6. I am saying that a layer is like a box. It can contain all kinds of objects, including other boxes. The objects in those boxes can be put into other containers inside the boxes to sort them into one or more groups, like you might find in an Ikea product box with bags for different kinds of hardware. The boxes & any containers in them can be stacked in different ways to make it easier to get to some of them. An object can consist of more than one part, so it would have to be separated or disassembled to work on or replace just one of them, just like a desk lamp or other things we usually consider to be one object. This is a very powerful concept. It allows you to treat a hierarchy of many different objects as if it was one object when that is convenient, & to do that in any part of the hierarchy, all the way down to the individual parts of a single object. It is also how we conceptualize real world objects. Things are always in other things: your car keys could be in your house, in any of several different rooms, in any of several different things in those rooms; or in another house or an office, or in your car, & so on. We routinely take them out of one thing & move them into another, traveling up & down the conceptual hierarchy of container "things," even though we rarely think about it such abstract terms. We literally have "always done it this way" for almost everything. There is nothing really weird about this in Affinity, other than it probably isn't how you have thought about it before now. If you do, things should start making a lot more sense. For example, moving something up or down depends on where it is in the layers container hierarchy. It will always step through the same level of the hierarchy, for example in its group or layer "parent" container, when you use the Order buttons in the toolbar or the keyboard shortcuts or the commands on the Layer menu item. But it won't move out of that level with those controls; for that you need to drag it up or down in the Layers panel. This makes it easy to work with very complex documents, ones with hundreds or even thousands of objects, without having to select every individual one of them you want to move, hide, change the attributes of, etc. That would be a painfully slow process totally unacceptable in an professional workflow.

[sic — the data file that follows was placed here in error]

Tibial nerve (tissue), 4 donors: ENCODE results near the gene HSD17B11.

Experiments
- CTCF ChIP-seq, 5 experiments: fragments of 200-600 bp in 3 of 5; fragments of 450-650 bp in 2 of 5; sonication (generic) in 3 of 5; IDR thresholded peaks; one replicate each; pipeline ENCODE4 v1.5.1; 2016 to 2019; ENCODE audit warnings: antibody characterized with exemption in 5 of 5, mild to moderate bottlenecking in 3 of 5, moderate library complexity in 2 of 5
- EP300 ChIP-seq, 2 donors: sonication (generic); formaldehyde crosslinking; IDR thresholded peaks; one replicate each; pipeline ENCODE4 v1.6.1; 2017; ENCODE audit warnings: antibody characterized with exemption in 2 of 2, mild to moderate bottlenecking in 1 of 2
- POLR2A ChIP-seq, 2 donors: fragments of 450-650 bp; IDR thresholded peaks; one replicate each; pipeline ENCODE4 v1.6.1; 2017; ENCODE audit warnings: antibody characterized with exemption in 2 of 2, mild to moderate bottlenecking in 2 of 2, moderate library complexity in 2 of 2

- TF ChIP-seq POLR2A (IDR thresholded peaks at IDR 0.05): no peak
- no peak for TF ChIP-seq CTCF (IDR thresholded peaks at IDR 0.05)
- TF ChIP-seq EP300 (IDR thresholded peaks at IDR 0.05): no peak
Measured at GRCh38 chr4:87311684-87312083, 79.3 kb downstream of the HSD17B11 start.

7. So basically you are saying that only unmodified attributes will remain synced, & that this applies to all instances of the same symbol? I think I understand what you mean but I will have to play around with this some more to see if I really get it.